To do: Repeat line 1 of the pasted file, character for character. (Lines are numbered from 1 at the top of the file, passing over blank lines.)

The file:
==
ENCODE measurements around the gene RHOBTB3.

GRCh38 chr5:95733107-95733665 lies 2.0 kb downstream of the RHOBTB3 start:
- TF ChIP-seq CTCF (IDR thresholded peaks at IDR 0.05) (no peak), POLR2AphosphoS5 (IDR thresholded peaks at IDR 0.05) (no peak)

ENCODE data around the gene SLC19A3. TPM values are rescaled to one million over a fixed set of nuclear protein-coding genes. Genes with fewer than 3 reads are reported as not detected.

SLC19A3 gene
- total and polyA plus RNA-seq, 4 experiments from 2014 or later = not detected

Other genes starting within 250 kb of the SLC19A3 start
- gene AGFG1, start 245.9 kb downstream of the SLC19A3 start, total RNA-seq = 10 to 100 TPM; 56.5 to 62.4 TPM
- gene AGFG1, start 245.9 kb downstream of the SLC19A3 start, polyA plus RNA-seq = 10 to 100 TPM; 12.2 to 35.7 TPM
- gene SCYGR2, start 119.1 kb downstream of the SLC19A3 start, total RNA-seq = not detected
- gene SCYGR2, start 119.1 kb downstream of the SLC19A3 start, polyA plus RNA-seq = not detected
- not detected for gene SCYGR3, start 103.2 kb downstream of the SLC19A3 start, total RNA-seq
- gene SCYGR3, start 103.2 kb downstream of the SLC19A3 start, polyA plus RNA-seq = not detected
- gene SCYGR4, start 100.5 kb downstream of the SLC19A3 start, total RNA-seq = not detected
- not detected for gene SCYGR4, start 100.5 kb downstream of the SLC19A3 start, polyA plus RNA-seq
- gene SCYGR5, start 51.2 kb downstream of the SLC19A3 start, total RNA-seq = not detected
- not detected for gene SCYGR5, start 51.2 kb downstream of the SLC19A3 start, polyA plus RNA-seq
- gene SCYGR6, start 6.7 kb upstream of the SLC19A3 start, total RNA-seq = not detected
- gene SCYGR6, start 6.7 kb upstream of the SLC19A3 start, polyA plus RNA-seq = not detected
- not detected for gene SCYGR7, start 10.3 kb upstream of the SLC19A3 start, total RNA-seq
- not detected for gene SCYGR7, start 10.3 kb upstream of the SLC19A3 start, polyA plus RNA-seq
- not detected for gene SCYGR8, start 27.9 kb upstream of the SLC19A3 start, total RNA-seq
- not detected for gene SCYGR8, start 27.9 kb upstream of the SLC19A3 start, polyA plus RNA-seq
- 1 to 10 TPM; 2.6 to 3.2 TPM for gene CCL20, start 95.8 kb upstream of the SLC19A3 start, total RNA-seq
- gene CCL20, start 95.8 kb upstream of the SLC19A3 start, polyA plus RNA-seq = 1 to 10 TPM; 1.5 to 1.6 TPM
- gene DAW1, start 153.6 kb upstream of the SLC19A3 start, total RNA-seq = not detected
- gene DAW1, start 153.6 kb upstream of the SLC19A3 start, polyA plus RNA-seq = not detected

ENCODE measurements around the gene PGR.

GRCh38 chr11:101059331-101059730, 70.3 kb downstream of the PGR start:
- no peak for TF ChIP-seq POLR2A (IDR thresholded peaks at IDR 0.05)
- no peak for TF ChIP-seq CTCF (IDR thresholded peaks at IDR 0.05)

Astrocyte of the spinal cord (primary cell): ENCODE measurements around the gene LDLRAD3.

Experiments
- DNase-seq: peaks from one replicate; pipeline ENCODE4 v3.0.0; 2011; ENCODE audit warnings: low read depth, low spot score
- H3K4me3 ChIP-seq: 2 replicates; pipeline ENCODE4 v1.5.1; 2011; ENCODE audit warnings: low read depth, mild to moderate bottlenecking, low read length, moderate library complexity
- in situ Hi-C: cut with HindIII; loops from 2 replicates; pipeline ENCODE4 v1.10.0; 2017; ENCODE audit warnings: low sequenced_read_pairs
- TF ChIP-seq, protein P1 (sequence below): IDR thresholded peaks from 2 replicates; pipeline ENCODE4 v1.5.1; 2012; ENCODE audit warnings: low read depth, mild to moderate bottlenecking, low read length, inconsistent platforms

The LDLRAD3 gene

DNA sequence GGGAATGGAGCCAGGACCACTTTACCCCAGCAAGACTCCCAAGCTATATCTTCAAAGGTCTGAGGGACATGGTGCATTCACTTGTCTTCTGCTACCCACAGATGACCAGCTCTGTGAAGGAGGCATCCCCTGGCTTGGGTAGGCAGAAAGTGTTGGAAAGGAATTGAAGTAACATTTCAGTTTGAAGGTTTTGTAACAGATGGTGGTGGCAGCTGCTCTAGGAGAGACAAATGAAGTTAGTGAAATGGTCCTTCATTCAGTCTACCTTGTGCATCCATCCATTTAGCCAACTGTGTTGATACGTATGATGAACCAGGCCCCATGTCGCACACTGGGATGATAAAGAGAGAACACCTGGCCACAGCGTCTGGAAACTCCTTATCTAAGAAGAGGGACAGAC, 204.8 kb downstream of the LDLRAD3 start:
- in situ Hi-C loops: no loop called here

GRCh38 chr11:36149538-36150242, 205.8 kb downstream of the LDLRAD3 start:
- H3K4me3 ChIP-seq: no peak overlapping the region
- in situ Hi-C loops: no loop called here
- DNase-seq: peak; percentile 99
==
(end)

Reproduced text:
ENCODE measurements around the gene RHOBTB3.